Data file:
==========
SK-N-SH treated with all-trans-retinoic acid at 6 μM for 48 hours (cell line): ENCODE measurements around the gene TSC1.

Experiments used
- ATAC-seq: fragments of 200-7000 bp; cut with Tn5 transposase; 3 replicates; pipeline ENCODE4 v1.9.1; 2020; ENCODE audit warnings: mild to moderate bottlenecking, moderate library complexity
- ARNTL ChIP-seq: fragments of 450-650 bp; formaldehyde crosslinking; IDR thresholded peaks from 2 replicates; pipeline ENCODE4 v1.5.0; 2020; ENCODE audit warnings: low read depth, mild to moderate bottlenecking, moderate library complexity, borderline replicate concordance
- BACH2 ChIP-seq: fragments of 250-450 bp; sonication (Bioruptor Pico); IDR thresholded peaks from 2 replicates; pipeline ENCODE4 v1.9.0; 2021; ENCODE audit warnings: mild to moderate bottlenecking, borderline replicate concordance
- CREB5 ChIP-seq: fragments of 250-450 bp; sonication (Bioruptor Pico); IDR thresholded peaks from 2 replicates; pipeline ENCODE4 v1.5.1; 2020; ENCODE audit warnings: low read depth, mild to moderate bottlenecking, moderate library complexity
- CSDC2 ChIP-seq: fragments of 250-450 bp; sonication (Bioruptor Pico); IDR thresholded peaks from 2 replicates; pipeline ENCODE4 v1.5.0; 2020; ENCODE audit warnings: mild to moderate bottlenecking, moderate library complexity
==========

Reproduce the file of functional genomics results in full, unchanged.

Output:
SK-N-SH treated with all-trans-retinoic acid at 6 μM for 48 hours (cell line): ENCODE measurements around the gene TSC1.

Experiments used
- ATAC-seq: fragments of 200-7000 bp; cut with Tn5 transposase; 3 replicates; pipeline ENCODE4 v1.9.1; 2020; ENCODE audit warnings: mild to moderate bottlenecking, moderate library complexity
- ARNTL ChIP-seq: fragments of 450-650 bp; formaldehyde crosslinking; IDR thresholded peaks from 2 replicates; pipeline ENCODE4 v1.5.0; 2020; ENCODE audit warnings: low read depth, mild to moderate bottlenecking, moderate library complexity, borderline replicate concordance
- BACH2 ChIP-seq: fragments of 250-450 bp; sonication (Bioruptor Pico); IDR thresholded peaks from 2 replicates; pipeline ENCODE4 v1.9.0; 2021; ENCODE audit warnings: mild to moderate bottlenecking, borderline replicate concordance
- CREB5 ChIP-seq: fragments of 250-450 bp; sonication (Bioruptor Pico); IDR thresholded peaks from 2 replicates; pipeline ENCODE4 v1.5.1; 2020; ENCODE audit warnings: low read depth, mild to moderate bottlenecking, moderate library complexity
- CSDC2 ChIP-seq: fragments of 250-450 bp; sonication (Bioruptor Pico); IDR thresholded peaks from 2 replicates; pipeline ENCODE4 v1.5.0; 2020; ENCODE audit warnings: mild to moderate bottlenecking, moderate library complexity